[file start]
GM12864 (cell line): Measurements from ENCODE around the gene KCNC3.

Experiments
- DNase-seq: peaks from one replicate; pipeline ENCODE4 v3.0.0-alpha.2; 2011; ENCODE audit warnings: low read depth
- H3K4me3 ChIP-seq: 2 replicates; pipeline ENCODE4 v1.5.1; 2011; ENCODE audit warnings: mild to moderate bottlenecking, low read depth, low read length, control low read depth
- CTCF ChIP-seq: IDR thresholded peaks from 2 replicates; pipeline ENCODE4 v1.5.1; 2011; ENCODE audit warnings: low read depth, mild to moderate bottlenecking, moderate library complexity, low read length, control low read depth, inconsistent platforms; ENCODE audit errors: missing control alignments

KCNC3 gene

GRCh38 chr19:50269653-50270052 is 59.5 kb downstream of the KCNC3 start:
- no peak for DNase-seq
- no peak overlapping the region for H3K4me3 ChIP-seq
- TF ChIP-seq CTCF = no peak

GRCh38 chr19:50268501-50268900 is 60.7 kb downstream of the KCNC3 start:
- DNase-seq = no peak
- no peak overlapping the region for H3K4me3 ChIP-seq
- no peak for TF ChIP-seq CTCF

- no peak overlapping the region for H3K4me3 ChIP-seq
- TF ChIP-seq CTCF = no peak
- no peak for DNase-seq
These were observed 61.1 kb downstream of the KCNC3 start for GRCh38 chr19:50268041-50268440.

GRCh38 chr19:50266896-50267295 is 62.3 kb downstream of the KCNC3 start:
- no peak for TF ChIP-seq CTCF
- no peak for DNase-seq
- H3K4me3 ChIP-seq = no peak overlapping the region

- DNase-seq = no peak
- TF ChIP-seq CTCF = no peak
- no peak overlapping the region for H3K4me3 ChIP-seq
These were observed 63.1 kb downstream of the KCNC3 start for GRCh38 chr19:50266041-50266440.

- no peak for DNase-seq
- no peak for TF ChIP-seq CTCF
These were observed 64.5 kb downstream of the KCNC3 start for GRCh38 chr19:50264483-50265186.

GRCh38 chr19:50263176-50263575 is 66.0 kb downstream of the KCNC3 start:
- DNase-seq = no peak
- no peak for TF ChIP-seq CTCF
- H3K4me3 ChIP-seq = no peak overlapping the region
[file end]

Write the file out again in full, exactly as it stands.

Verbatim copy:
GM12864 (cell line): Measurements from ENCODE around the gene KCNC3.

Experiments
- DNase-seq: peaks from one replicate; pipeline ENCODE4 v3.0.0-alpha.2; 2011; ENCODE audit warnings: low read depth
- H3K4me3 ChIP-seq: 2 replicates; pipeline ENCODE4 v1.5.1; 2011; ENCODE audit warnings: mild to moderate bottlenecking, low read depth, low read length, control low read depth
- CTCF ChIP-seq: IDR thresholded peaks from 2 replicates; pipeline ENCODE4 v1.5.1; 2011; ENCODE audit warnings: low read depth, mild to moderate bottlenecking, moderate library complexity, low read length, control low read depth, inconsistent platforms; ENCODE audit errors: missing control alignments

KCNC3 gene

GRCh38 chr19:50269653-50270052 is 59.5 kb downstream of the KCNC3 start:
- no peak for DNase-seq
- no peak overlapping the region for H3K4me3 ChIP-seq
- TF ChIP-seq CTCF = no peak

GRCh38 chr19:50268501-50268900 is 60.7 kb downstream of the KCNC3 start:
- DNase-seq = no peak
- no peak overlapping the region for H3K4me3 ChIP-seq
- no peak for TF ChIP-seq CTCF

- no peak overlapping the region for H3K4me3 ChIP-seq
- TF ChIP-seq CTCF = no peak
- no peak for DNase-seq
These were observed 61.1 kb downstream of the KCNC3 start for GRCh38 chr19:50268041-50268440.

GRCh38 chr19:50266896-50267295 is 62.3 kb downstream of the KCNC3 start:
- no peak for TF ChIP-seq CTCF
- no peak for DNase-seq
- H3K4me3 ChIP-seq = no peak overlapping the region

- DNase-seq = no peak
- TF ChIP-seq CTCF = no peak
- no peak overlapping the region for H3K4me3 ChIP-seq
These were observed 63.1 kb downstream of the KCNC3 start for GRCh38 chr19:50266041-50266440.

- no peak for DNase-seq
- no peak for TF ChIP-seq CTCF
These were observed 64.5 kb downstream of the KCNC3 start for GRCh38 chr19:50264483-50265186.

GRCh38 chr19:50263176-50263575 is 66.0 kb downstream of the KCNC3 start:
- DNase-seq = no peak
- no peak for TF ChIP-seq CTCF
- H3K4me3 ChIP-seq = no peak overlapping the region